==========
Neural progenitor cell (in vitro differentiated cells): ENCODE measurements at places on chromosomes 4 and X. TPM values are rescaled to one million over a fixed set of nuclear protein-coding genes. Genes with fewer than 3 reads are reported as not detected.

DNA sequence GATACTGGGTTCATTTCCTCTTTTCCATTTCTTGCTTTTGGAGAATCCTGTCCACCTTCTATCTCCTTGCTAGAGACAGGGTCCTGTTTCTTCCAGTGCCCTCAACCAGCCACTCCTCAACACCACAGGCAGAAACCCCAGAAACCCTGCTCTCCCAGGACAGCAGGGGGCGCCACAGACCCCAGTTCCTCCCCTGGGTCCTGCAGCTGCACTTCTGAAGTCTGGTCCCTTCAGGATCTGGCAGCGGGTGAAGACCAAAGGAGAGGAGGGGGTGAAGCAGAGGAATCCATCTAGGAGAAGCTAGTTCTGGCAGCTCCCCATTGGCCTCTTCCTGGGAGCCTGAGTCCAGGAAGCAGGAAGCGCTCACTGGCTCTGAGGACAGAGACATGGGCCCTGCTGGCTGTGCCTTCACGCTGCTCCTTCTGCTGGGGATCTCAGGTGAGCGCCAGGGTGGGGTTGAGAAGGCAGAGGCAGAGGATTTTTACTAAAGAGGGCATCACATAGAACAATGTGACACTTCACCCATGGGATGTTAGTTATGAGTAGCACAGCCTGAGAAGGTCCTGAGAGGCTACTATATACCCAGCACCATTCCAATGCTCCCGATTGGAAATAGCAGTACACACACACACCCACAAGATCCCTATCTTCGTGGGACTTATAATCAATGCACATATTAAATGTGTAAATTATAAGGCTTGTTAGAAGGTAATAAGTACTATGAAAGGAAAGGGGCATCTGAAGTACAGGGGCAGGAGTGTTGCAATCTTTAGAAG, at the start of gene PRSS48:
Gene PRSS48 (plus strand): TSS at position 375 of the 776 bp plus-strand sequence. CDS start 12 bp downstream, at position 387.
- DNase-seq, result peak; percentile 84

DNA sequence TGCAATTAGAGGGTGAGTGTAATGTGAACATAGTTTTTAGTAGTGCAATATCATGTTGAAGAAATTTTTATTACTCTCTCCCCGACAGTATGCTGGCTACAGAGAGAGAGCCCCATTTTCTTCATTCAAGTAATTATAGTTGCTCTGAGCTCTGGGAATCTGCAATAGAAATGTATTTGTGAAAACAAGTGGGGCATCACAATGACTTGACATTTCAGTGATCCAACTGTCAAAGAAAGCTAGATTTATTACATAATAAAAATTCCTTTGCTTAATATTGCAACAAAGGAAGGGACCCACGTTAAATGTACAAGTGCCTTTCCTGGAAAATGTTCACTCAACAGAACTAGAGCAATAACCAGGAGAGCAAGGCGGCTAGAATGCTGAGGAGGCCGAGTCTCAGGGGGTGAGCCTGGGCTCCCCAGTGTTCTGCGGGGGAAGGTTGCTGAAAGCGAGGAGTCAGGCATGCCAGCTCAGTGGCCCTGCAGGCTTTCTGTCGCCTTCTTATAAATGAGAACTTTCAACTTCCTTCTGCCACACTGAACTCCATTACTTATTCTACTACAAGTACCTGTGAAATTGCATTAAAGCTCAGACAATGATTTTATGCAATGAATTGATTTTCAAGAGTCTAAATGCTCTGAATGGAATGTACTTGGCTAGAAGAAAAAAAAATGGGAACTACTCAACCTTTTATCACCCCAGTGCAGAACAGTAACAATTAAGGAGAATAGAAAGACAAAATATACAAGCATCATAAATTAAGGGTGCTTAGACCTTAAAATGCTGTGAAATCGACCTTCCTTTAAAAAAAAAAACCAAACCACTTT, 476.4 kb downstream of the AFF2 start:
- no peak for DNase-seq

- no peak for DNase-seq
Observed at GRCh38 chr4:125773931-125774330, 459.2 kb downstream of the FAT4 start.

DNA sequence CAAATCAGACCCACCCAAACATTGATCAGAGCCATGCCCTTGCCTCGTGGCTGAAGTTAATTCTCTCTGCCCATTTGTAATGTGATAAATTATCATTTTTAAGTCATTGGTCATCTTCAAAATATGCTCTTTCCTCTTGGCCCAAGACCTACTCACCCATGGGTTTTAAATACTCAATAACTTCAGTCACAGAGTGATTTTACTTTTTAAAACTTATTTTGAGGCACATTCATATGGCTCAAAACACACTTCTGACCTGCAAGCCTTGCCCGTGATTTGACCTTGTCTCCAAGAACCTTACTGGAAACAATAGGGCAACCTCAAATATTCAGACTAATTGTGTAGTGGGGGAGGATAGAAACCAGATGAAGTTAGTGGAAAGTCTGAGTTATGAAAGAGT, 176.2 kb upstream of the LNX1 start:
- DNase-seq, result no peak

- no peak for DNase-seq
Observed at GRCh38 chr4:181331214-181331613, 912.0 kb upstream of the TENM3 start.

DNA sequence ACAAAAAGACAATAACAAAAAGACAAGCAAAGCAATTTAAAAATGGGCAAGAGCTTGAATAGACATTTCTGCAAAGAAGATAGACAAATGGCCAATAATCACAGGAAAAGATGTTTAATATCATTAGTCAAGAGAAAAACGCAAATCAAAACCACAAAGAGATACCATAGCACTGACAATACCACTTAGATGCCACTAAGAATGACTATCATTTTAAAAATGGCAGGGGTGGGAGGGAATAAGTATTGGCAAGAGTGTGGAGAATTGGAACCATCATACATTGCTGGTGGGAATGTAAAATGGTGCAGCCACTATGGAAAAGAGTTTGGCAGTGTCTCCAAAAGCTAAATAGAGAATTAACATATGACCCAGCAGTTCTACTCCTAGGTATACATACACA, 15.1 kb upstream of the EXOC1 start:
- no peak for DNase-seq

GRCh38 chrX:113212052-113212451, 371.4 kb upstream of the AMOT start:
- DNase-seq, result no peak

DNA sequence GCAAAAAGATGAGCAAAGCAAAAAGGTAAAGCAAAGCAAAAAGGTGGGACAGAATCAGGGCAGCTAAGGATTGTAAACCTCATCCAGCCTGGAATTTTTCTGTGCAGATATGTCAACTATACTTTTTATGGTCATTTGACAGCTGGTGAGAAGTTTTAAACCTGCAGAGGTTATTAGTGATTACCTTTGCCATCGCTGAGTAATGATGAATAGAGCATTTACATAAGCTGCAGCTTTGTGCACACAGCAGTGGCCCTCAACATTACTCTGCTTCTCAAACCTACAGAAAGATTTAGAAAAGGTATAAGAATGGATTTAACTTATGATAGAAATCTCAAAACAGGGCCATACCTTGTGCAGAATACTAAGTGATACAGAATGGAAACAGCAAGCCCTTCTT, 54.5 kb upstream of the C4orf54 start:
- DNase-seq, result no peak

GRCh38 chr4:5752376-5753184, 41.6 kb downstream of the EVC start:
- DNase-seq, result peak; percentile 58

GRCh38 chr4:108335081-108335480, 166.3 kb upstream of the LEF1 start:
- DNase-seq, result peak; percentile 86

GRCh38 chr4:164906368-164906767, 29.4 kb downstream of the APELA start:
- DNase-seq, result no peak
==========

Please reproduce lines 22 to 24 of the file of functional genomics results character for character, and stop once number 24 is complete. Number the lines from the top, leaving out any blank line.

- DNase-seq, result peak; percentile 86

GRCh38 chr4:164906368-164906767, 29.4 kb downstream of the APELA start:
- DNase-seq, result no peak